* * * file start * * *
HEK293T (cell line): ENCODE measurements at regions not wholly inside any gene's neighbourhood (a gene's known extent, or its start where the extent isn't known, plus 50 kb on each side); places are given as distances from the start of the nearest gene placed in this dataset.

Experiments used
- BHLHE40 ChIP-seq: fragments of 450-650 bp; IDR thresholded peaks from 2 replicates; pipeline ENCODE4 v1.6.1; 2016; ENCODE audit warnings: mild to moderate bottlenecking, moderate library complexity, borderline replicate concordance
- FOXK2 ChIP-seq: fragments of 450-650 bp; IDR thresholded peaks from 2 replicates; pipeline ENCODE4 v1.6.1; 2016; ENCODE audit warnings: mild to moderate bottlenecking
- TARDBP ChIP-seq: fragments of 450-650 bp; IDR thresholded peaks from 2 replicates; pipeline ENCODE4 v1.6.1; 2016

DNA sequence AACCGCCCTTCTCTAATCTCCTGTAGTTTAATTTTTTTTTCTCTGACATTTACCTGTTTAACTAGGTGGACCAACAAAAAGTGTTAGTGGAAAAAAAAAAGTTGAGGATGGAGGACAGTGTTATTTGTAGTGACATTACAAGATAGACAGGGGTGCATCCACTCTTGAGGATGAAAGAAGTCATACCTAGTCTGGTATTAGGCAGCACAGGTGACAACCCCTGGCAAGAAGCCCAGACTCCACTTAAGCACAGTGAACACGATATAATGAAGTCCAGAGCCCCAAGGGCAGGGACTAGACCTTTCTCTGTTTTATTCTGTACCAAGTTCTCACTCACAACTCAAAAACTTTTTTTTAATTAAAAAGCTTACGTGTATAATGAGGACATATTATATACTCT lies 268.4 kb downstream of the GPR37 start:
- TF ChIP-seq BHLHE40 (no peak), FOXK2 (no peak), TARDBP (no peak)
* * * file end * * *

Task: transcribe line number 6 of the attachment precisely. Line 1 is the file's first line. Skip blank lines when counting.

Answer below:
DNA sequence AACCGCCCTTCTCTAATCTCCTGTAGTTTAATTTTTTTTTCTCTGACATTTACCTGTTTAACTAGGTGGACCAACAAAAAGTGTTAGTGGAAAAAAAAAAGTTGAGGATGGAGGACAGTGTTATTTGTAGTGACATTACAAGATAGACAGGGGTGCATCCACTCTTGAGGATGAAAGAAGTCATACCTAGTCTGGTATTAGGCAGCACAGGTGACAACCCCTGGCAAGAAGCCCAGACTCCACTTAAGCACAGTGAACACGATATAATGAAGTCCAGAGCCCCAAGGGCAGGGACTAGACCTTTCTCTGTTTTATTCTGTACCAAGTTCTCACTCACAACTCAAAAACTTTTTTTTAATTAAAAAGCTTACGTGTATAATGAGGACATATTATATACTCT lies 268.4 kb downstream of the GPR37 start: